Employers are getting serious about data-driven health plan design. They understand that in the age of health care reform, they must actively manage their health plans in order to control costs. And their efforts are paying off.
A recent study of U.S. employer-based health plans shows health care inflation hit a 15-year low in 2012. Conducted annually by Mercer, the growth of the average total health benefit per employee slowed from 6.1 percent in 2011 to 4.1 percent in 2012.
Some of the successful plan design strategies that contribute to slowing the rising cost of health care include more employers offering consumer-directed health plans, greater investment in wellness programs, and more aggressive understanding of participant behavior. One key area gaining popularity and positive outcomes is pharmacy management.
Pharmacy benefit plans can play an important role in the health and well-being of plan participants when they’re designed properly. But, if not managed well, they can be a cost drain on health benefits. A well-designed plan includes providing quality drug therapy to those who need it, when they need it, as well as incentives to ensure that when participants fill a prescription, they actually take the medication as directed.
One of the challenges I’ve observed with clients who rule out programs like more sophisticated pharmacy benefit management or high-deductible health plans is a lack of attention and resources applied to managing the behavior changes being asked of plan participants. Instead, much planning and focus goes into plan design, data feeds and other technical administration. Communicating the behavior change is an afterthought. This is a huge mistake.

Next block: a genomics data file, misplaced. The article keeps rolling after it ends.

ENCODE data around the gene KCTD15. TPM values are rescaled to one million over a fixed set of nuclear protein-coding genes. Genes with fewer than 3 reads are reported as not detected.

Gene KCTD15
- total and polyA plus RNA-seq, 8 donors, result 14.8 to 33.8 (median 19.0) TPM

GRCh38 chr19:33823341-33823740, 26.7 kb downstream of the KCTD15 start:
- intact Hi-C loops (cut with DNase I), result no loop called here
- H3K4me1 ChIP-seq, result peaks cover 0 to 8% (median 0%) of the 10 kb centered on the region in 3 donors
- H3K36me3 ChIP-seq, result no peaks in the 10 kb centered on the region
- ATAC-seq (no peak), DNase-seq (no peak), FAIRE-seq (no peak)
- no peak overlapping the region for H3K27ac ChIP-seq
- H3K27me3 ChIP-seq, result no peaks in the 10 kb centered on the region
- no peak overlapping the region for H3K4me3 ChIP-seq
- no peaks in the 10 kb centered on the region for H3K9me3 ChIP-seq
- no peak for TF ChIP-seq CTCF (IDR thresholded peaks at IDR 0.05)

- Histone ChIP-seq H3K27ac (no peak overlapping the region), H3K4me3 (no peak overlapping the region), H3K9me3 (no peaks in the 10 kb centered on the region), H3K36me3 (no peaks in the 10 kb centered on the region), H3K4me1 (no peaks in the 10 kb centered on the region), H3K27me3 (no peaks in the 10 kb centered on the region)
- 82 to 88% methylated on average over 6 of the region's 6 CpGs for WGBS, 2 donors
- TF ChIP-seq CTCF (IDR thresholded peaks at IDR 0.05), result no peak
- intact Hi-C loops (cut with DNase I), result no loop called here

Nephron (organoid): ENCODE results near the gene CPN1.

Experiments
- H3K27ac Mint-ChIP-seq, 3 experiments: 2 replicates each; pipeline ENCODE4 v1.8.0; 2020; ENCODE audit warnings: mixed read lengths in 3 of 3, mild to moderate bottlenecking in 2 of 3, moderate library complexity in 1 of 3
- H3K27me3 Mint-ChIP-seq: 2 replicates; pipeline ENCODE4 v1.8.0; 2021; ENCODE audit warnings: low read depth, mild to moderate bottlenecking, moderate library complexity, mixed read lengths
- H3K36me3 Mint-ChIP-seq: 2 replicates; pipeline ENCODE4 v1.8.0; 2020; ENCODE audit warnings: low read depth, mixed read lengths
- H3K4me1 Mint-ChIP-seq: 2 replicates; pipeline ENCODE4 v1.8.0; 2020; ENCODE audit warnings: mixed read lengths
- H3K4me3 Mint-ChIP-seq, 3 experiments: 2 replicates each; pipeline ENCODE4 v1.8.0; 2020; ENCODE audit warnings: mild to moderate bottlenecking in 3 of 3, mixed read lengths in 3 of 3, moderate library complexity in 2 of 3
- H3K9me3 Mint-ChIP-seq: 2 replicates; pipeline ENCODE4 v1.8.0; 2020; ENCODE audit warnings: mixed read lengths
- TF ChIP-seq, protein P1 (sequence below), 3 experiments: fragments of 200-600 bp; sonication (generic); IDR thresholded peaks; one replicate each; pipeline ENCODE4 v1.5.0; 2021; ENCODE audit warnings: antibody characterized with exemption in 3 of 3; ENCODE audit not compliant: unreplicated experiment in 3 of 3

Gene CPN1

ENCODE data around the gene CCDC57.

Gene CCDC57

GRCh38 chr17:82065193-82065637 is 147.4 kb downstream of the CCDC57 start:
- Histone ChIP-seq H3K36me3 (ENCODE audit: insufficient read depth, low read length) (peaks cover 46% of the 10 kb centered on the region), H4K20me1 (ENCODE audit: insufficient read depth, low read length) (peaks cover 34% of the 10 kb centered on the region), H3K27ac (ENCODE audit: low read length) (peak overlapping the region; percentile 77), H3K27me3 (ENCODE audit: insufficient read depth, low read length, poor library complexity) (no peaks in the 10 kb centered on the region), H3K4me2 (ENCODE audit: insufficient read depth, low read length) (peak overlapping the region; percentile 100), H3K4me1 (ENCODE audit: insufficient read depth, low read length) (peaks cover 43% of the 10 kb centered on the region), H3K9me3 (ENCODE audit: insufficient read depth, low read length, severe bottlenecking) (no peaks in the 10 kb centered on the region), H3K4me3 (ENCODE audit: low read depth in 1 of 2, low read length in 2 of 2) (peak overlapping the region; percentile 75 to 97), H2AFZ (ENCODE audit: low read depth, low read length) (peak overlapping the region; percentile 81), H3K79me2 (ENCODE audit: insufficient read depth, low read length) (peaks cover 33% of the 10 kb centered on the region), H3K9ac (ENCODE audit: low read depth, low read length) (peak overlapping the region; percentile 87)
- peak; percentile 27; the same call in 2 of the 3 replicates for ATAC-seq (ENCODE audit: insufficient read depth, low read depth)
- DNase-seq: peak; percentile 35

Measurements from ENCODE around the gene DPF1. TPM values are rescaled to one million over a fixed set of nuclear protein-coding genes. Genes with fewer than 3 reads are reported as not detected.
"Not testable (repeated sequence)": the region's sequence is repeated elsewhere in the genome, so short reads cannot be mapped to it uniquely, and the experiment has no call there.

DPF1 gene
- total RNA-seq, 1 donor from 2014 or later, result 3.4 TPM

For less than one-tenth of 1 percent of the overall cost of benefits, most employers can invest in resources to communicate about plan design changes in ways that are fun and engaging and that avoid the frustration that can occur when employees misunderstand how their benefits work. There is nothing worse for an employee than to go to fill a prescription and be told he has to cover the full cost because he did not understand his plan design restrictions.
As employers continue to engage in more sophisticated health plan designs – designs that require the active understanding and participation of the people covered on their health plans – change management, training and consistent communication must not be overlooked. Today there are many resources, from mobile to traditional print, that can be leveraged to help plan participants better understand how to use their plans. There really is no excuse for employers to overlook this important step any longer.
That same Mercer study that showed health care inflation is slowing also predicts a low increase of 5 percent in 2013, provided employers continue to implement expected plan design changes. But the full result will only truly be realized if employers also invest in the communication needed to make those plan design changes successful.
Michelle Hicks, a senior professional in human resources, is a director in the communication practice of Buck Consultants, a Xerox company.